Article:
Thursday, August 8, 2013

Summer Adornments

I'm going to take a break from introducing the meanings of species terms and just go for the wow, the pop, the cool, the ahh of garden photos. Here are a few shot today, old favorites mixed with new additions.

Crocosmia 'Emily MacKenzie.' Here I got a wonderful feeling to the backlit shot, creating a soft focus image that looks more like a watercolor painting than a photograph.

Azalea 'Little John.' Thrips almost killed this ornamental azalea but it appears to be recovering. The feature is the downy, red-kissed foliage. Not sure what the 'Little John' is in reference to.

Split-leaf philodendron. I have to keep cutting off the largest leaves of this hardy & vigorous philodendron or they overwhelm the path. It has sent top roots sprawling like scrambling snakes.

Kerria japonica. Listed as a sun lover, I've found that mine burns in the sun. So I moved it (fortunately it was in a pot) and it's happier in morning sun. For sheer cheerfulness, it's hard to beat the pom-poms of Kerria.

Campanula cochlearifolia 'Alpine Breeze.' If you're wondering where the species name comes from, I believe its common name -- earleaf bellflower -- is a clue (cf cochlear implant). In any case, this spilling bellflower is exceptionally pretty.

Another shot of my favorite new shrub, the aptly named Abelia 'Kaleidoscope.' It's still small but will soon fill in the bed that runs along the side of the main house.

Caryopteris incana 'Hint of Gold.' Actually, this shot is just as much for the pot as it is for the lovely & showy Caryopteris. It's a burnished golden orangy-red and I liked it so much I bought two. When I came across the Caryopteris, I knew I had the perfect plant for it. They greet garden visitors at the base of the front walkway.

Echinacea 'Harvest Moon.' I can't believe I once scorned coneflowers. I now love them and keeping finding new ones, like this peachy-yellow variety. And of course the bees love 'em!

An orange-flowering Alonsoa?!  Yes, indeed. Annie's is growing it and, well, I just love its color. I tried to grow it in too much shade last year but I'm not making that mistake again. It's full sun now for this groovy little guy.

Got blue? You do, and lots of it, if you grow this Clerodendrum ugandense.Nicknamed 'Blue Glory Bower,' it certainly is blue and glory-ous. Now I have to find room for it and remember to prune it regularly.

If Datura 'Blackcurrant Swirl' seems like a name somebody who loves ice cream just made up, well who knows that may be true! But yes it does exist and here it is getting ready to unfold. It's a double, pleated datura that is too gorgeous to describe. And since the flowers only open for less than a day, I'm crossing my fingers I'll be ready with camera in hand when it does open.

Swainsona. This Swan River pea is right up there with borage as a must-visit destination for bees. And because it's in bloom eight months of the year, the bees are always around.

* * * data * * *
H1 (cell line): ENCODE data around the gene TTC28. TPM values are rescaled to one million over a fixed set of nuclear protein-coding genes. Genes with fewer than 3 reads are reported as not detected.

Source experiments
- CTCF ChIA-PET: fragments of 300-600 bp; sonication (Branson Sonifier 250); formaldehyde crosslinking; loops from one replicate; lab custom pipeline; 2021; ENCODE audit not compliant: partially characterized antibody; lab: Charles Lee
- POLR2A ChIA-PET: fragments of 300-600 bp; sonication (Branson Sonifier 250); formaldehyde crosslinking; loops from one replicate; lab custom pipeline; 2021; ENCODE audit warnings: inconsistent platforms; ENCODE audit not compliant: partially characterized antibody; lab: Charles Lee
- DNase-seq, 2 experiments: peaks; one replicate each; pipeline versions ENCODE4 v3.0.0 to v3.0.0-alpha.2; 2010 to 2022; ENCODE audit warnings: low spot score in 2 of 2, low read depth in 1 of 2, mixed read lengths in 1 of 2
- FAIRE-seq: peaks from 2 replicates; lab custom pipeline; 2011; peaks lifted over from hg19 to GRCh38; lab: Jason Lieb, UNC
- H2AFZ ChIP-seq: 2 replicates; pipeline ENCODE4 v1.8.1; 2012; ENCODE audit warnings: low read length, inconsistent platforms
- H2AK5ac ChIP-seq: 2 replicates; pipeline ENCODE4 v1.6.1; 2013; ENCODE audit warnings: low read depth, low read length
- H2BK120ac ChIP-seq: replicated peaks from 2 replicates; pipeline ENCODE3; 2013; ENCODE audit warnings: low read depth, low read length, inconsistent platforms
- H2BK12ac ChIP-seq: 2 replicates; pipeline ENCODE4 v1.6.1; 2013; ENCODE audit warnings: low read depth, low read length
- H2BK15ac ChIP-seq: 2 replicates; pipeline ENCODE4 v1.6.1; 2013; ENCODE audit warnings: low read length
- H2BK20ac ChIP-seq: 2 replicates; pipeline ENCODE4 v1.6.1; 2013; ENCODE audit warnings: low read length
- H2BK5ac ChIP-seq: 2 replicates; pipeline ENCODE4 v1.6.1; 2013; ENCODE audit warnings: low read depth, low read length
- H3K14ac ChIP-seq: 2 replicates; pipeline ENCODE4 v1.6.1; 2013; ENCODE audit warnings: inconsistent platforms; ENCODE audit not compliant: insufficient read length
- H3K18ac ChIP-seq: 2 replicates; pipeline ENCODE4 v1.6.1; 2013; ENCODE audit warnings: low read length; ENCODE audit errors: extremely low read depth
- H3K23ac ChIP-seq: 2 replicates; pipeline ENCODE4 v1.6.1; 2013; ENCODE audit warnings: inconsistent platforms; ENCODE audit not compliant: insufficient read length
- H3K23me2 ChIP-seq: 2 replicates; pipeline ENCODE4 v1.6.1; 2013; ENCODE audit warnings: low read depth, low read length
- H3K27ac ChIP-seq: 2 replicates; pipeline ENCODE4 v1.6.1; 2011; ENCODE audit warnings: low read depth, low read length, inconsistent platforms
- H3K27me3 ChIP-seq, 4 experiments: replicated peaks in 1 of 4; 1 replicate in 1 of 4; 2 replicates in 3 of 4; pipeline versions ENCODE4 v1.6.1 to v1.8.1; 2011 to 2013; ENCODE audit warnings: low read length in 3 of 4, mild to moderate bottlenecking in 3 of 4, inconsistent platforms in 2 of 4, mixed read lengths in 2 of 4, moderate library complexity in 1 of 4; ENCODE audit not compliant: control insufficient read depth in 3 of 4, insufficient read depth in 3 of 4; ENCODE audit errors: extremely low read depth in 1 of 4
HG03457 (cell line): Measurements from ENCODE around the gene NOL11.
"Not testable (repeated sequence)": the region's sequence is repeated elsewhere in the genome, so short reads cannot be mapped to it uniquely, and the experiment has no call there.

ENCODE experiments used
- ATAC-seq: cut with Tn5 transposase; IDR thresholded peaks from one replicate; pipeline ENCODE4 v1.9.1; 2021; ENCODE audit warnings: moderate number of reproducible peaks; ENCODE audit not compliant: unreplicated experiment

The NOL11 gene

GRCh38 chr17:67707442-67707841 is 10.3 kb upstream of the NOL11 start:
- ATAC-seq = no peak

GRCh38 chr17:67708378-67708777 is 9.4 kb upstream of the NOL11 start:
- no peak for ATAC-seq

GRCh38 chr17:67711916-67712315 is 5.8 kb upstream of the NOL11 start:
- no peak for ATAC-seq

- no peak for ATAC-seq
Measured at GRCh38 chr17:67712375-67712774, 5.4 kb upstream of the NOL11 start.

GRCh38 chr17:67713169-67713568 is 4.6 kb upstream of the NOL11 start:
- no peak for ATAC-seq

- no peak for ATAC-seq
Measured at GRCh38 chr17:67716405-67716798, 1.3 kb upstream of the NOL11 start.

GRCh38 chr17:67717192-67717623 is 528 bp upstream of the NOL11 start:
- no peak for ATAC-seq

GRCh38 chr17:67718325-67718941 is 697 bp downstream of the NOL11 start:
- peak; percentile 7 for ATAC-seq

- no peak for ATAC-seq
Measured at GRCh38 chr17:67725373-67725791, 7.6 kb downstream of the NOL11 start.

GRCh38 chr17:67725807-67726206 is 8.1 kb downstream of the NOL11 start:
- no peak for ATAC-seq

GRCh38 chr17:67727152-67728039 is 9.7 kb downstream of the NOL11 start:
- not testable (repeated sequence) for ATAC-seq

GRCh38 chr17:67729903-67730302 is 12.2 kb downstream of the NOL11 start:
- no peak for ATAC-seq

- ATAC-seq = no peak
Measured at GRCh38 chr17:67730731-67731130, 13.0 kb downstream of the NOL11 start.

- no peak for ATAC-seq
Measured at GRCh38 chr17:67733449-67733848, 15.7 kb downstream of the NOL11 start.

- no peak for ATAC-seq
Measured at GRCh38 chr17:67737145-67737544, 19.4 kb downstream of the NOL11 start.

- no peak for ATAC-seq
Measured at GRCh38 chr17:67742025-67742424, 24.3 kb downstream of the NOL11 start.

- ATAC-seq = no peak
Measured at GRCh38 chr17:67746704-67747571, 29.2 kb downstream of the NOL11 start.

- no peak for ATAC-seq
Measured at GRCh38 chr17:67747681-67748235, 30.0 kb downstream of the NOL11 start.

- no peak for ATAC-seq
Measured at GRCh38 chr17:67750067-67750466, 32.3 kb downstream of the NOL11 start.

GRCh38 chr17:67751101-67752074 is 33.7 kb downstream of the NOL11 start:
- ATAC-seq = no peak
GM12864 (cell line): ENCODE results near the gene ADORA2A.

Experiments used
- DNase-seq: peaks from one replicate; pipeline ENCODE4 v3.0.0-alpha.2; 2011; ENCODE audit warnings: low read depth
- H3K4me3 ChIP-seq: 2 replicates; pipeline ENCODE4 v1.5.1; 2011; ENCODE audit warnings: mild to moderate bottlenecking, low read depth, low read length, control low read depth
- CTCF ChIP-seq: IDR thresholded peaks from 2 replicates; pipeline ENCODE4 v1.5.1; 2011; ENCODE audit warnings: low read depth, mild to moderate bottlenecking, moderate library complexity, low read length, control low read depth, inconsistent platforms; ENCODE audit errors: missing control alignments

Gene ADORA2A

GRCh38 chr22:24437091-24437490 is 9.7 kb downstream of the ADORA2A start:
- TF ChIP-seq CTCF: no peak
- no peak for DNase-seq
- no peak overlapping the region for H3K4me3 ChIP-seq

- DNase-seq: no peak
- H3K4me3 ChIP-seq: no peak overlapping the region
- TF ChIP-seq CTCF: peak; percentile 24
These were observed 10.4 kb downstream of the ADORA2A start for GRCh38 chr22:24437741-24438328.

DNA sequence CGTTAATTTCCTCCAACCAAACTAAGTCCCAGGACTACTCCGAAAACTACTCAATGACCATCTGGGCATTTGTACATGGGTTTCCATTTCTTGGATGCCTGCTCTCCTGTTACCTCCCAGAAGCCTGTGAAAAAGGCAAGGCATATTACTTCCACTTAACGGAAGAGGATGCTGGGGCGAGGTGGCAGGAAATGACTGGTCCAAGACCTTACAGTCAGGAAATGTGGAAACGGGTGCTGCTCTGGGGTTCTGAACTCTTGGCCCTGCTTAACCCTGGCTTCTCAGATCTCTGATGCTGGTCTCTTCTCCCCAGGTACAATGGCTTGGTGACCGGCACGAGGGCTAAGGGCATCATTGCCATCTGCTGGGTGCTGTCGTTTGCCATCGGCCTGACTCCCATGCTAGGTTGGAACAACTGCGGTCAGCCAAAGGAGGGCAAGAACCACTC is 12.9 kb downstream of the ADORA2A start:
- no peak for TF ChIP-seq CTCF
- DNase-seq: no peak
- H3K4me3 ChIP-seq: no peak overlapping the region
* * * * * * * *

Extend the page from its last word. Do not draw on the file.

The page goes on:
Asclepius 'Apollo Orange.' Okay, it's just an Asclepius but it has just enough orange (rather than red) to make it stand out. It's still very small; when it fills out it's sure to be a  passersby attraction.

Lilium 'Scheherazade.' I'd like to see some wise-ass kid in a spelling bee get this right! The flower makes up in beauty what it lacks in pronounce-ability.Umm, is that a word?

Plectanthus coleoides. The species name may sound like a horrible disease ("I'm afraid you have coleoides, sir") but this ground hugging plectranthus is one of my faves.

Not Dusty Miller as you might first think but Centaurea gymnocarpa. It's such a great silver, so much so that I don't even let it flower. It's on year three and showing no signs of slowing down.

Canna species. Cannas do indeed have lovely flowers but sometimes it's all about the foliage.

Gazania variety. Gazanias may be one of the most common (and tough) plants out there but that doesn't mean they aren't beautiful. This red form looks similar to the red form of G. krebsiana, which hails from South Africa.

Ipomoea 'Sunrise Serenade.' A fab new morning glory from Annie's. And if this photo makes you want to run out and buy it -- and it should -- good luck. They did a very limited run and there may not be more. A one of a kind color, a double form, frilly. About the only thing it doesn't do is sing ...

There's a law in my garden. I'm forced by contract to post a photo of my Hebe evansii every six months. Unlike just about any large-leaved hebe I've seen and that wine-red color plus the shiny leaves make it a standout.

Shaggy dog begonia? Sort of. This Begonia 'Wild Pony' (okay, I give up, where the heck did they come up with that name) is a new addition. Haven't seen it bloom but the foliage is just so weird that I couldn't resist.

Euphorbia mammilaris variegata. 'I knew that' you say. This guy is too cute, especially with the "pink heads."

This corner of my Japanese garden was clothed in partial shadows and I liked the look.

Mimulus Jelly Bean Orange. It's a Sticky Monkey flower so it's already cool. Add in Jelly Bean and that creamy orange color and what's not to like?

Petunia. Okay, just a common flower but I love the double form and the color.

Pelargonium. The same might be said for this common pelargonium. I just love the swirl pattern.

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